Earthworks Institute Hosts Nature Immersion Series for Rochester Youth
December 2, 2014
ROCHESTER, NY—Dec. 2, 2014—This fall, Rochester-based nonprofit Earthworks Institute teamed up with Metro Council for Teen Potential to host an eight-week Nature Immersion Series for youth groups from the Flint Street Recreation Center and St. Stephen’s Episcopal Church.
The Metro Council for Teen Potential works with Rochester youth to provides health education and life skills programs and build leadership skills. Lindsay Cray, chief executive officer at EWI, said that the Nature Immersion series fits well with the organization’s mission. “Our program is designed to provide youth the opportunity to expand their sense of understanding about the world they live in by connecting them with nature in new and engaging ways,” she explained.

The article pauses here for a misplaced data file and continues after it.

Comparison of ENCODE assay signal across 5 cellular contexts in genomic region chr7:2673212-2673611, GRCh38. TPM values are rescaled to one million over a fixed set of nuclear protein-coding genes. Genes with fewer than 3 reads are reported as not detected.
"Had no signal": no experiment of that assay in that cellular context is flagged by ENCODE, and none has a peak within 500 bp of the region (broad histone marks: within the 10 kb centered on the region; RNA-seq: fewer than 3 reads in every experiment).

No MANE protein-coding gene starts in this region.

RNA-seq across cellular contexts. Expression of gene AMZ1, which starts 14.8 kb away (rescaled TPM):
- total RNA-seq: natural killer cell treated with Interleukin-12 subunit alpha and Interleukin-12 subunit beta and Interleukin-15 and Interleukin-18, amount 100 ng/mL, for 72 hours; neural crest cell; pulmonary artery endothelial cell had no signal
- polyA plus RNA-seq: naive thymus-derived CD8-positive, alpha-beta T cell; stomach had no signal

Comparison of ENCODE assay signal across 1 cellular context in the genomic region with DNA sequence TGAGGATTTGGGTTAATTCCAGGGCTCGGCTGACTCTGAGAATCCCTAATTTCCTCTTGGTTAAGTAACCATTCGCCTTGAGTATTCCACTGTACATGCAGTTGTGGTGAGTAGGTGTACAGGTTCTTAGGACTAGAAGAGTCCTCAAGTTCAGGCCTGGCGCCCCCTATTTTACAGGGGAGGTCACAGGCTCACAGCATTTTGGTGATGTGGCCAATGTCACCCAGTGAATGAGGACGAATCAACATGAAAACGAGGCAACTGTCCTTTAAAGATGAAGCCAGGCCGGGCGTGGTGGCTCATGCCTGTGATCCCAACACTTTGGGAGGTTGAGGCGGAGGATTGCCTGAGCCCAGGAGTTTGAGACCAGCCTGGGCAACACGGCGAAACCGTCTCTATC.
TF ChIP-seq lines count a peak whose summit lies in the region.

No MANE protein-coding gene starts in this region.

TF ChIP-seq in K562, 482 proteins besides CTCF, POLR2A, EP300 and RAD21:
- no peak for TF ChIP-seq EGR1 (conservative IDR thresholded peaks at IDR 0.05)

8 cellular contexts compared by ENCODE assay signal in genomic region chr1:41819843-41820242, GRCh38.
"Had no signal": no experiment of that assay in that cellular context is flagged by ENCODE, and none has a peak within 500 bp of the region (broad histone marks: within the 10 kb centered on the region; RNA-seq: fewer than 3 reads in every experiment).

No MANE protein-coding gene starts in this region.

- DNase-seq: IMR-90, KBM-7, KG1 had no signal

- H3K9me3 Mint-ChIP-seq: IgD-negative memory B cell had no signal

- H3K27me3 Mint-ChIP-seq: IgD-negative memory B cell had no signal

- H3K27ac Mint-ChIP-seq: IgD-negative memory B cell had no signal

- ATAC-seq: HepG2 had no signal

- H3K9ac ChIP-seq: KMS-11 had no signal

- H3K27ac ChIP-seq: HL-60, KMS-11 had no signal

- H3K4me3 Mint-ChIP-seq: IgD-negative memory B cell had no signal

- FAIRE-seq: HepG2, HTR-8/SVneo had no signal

During the program, students discussed primitive living and circle of life themes. Nature walks sparked discussions of what around them can be used for food, medicine or utility and how the four tenants of surviving in the wilderness can translate into surviving real-life adolescence. The series also included several show-and-tell and hands-on demonstrations, including a “how to” friction fire demonstration.
“This program has provided an amazing opportunity for our youth to experience the natural world around them from our inner city site locations,” said Jennifer Quick, health project coordinator for MCTP. “It is fun, informative and engaging!”
Click here to see a video!
Earthworks Institute Receives Non-profit Designation
November 19, 2014